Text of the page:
The Lives of Christopher Chant

The Lives of Christopher Chant (Chrestomanci, #4) - Diana Wynne Jones

DWJ Book Toast, #2

Diana Wynne Jones is one of my favorite fantasy authors, growing up and now, and I was saddened by the news of her death. I can't say I'm overcome with emotion - as personal as some of her work is to me, its not like I knew her after all - but I wish I could put into words how I feel about her no longer being out there, writing new adventures and laughing at all of us serious fans thinking so hard about her words when we should simply get on with the business of enjoying them.

And that's...what I'm going to do. She's left behind a huge body of work, a large amount of which I haven't read yet, so I'm going to reread all my old favorites (and hopefully some new).*

Sometimes linear just doesn't cut it. 'The Lives of Christopher Chant' is the fourth book written for the Chrestomanci series and, chronologically, the first, set some 25 years before 'Charmed Life'. Why is it then named second? Diana Wynne Jones suggested it, and her having been a very smart lady I think it wise to agree with her.

This book is the story of how the Chrestomanci of 'Charmed Life' came into his powers, met his future wife Milly, and decided a number of things about how Chrestomanci Castle would be run when he was in charge. So why not read it first? I think its because, even if this book is a superior one to 'Charmed Life', it explains so much that it would undermine that books best points.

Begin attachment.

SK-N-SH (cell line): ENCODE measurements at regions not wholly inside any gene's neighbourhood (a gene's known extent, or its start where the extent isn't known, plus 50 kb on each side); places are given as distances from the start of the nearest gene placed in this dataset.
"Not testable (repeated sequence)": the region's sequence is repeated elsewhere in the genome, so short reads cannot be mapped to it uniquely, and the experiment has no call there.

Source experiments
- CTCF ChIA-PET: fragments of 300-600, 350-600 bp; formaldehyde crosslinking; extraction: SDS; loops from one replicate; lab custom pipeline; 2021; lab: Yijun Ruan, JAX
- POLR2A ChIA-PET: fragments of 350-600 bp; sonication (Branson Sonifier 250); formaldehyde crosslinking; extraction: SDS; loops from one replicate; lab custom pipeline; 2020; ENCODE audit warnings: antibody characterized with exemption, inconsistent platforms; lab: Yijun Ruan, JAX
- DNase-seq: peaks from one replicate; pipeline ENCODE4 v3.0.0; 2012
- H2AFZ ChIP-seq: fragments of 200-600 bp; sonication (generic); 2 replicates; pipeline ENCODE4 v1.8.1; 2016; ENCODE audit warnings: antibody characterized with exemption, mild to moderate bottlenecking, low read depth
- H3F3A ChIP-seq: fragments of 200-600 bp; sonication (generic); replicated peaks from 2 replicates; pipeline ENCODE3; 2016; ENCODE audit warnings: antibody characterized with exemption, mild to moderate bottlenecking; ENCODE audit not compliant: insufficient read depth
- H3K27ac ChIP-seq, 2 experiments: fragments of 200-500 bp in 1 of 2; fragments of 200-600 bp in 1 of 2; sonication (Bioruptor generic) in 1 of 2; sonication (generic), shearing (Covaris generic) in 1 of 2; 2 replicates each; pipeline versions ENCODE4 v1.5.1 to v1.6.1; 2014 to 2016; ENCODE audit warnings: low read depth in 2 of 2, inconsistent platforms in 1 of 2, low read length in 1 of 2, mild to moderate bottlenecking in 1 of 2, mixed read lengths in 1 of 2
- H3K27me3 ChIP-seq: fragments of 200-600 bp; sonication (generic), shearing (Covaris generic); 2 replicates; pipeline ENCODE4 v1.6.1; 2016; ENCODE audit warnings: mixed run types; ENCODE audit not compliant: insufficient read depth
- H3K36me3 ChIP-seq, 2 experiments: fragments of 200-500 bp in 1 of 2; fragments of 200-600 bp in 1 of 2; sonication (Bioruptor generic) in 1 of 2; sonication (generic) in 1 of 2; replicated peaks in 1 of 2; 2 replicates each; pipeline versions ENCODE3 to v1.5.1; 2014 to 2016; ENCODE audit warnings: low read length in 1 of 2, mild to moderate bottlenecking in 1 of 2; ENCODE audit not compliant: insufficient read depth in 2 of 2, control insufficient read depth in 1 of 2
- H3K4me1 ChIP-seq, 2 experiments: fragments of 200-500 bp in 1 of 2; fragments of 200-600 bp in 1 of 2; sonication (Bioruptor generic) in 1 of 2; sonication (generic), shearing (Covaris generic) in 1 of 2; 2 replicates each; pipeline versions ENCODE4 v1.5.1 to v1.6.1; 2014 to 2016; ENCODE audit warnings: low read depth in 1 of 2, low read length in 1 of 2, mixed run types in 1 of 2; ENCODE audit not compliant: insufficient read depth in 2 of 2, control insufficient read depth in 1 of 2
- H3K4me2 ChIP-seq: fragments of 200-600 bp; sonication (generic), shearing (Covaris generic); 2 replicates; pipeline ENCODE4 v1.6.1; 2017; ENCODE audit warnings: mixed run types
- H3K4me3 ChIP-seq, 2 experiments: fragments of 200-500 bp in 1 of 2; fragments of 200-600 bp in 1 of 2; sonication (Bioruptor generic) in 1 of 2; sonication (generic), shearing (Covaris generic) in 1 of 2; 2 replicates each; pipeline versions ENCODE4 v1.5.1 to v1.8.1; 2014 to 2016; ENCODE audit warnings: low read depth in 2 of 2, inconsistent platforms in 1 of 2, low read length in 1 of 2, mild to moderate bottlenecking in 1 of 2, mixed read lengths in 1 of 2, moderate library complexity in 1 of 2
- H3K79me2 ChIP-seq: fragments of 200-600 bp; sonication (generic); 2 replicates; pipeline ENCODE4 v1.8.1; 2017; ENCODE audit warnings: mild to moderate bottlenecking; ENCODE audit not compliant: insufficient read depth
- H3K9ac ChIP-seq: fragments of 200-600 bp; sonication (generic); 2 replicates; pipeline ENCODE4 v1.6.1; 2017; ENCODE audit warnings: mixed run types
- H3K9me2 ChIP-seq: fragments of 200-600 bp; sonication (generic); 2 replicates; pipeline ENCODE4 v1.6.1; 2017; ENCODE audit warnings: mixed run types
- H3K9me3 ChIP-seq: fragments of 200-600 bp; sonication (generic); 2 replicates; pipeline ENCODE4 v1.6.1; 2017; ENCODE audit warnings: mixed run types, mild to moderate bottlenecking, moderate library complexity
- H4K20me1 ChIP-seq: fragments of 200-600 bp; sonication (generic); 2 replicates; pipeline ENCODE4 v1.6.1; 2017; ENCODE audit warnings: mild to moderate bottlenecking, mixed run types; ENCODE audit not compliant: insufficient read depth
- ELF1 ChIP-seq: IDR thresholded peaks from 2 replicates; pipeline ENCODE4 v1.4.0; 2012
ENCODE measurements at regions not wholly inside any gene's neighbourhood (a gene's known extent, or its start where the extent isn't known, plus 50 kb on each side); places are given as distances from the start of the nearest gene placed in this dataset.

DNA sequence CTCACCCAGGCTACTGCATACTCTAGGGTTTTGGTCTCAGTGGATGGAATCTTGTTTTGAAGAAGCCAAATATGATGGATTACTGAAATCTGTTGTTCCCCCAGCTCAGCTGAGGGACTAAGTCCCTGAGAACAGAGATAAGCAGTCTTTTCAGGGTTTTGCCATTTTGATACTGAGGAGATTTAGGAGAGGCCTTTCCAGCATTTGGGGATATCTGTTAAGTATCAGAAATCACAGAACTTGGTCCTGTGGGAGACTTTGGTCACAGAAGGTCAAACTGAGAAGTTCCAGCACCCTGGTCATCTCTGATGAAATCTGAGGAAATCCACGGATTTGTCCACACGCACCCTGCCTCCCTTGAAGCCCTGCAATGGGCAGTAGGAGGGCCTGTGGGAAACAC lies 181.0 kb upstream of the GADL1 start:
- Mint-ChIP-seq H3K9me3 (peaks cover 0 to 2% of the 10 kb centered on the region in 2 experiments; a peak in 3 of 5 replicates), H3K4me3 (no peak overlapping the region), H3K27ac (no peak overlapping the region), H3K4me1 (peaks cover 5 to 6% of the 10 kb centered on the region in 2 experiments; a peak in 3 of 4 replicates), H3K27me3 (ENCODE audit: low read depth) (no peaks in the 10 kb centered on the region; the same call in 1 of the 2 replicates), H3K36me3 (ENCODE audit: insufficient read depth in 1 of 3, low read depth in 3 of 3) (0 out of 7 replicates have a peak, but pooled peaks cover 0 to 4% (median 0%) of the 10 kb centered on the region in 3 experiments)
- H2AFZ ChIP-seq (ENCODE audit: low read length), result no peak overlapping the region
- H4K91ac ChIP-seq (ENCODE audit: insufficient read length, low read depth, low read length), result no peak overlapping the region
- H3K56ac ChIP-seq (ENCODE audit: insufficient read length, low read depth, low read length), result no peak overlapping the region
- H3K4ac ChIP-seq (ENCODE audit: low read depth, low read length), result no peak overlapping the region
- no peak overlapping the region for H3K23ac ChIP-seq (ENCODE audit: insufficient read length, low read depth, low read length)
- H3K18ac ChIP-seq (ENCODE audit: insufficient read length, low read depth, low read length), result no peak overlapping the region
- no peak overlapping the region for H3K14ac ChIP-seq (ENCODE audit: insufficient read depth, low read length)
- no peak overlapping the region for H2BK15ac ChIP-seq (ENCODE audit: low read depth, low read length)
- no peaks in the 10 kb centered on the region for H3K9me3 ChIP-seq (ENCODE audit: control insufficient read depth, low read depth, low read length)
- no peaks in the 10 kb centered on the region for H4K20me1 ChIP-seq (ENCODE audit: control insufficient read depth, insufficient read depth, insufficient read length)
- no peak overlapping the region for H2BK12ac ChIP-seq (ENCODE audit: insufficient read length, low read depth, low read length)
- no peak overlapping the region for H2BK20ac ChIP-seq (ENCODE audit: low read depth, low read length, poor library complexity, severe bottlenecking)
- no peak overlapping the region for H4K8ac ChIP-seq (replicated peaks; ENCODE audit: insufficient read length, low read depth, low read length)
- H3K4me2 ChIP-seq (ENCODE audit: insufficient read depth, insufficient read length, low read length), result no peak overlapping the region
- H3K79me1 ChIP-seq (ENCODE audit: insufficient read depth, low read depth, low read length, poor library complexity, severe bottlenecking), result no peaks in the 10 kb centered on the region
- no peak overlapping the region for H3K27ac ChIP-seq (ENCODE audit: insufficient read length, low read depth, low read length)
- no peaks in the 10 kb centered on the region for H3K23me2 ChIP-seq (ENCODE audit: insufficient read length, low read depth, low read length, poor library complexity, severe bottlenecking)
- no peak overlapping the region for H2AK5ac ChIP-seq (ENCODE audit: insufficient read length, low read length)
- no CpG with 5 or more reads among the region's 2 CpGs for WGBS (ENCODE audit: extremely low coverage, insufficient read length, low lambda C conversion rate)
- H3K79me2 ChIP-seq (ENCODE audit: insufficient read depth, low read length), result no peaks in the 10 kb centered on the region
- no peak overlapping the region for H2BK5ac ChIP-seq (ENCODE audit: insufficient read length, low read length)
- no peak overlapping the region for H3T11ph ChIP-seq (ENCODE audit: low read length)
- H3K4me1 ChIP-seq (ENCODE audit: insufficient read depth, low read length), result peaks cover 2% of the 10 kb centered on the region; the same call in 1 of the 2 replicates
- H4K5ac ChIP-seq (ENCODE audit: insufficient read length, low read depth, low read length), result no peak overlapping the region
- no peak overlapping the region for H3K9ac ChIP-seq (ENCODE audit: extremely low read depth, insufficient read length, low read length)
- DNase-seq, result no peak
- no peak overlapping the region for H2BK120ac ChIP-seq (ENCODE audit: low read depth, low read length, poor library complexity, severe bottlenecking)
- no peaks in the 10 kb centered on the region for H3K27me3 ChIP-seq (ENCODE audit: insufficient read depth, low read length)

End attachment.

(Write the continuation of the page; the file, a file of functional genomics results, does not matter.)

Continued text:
Think about the 'Chronicles of Narnia', The trend has been (and I'm afraid will stay) to present the books in order of their internal chronology, that is, have 'The Magician's Nephew' come first. Doesn't that spoil it a little? When Lucy pushes through the fur coats and finds herself in the middle of a snow-covered forest staring at a solitary lamppost, instead of a sense of wonder, one goes "Oh yeah, from the piece of iron accidentally planted when Aslan was making Narnia." No mystery there. The same goes for when Edmund stumbles into the path of the Ice Queen's sleigh, one goes "Oh, it's just that bitch Jadis from Charn."

It's better to see Christopher Chant and Milly young only after their adult identities have been established, the joke of the nicely plain Milly having once been the living incarnation of an exotic goddess, or Christopher fuming at the formal, distant Chrestomanci, and other things, are much better that way.

Jones is in her element here, the story zooms along and the magic is as real as it is unexplained (little is so tedious as an author trying to explain how magic works). There is danger and horrible moments as well, the realization of what happened to the silly ladies chief among them for me, that Jones uses to keep the story interesting and reminds us of the importance of personal responsibility. Great, great book.

'Conrad's Fate', one of the last Chrestomanci books written, is listed on Jones' official website as her preferred 3rd book, but I don't have that on hand so 'Witch Week' it is.

*I think I'm going to head all my Jones reviews with this for now.




Next: 'Witch Week'


Previous: 'Charmed Life'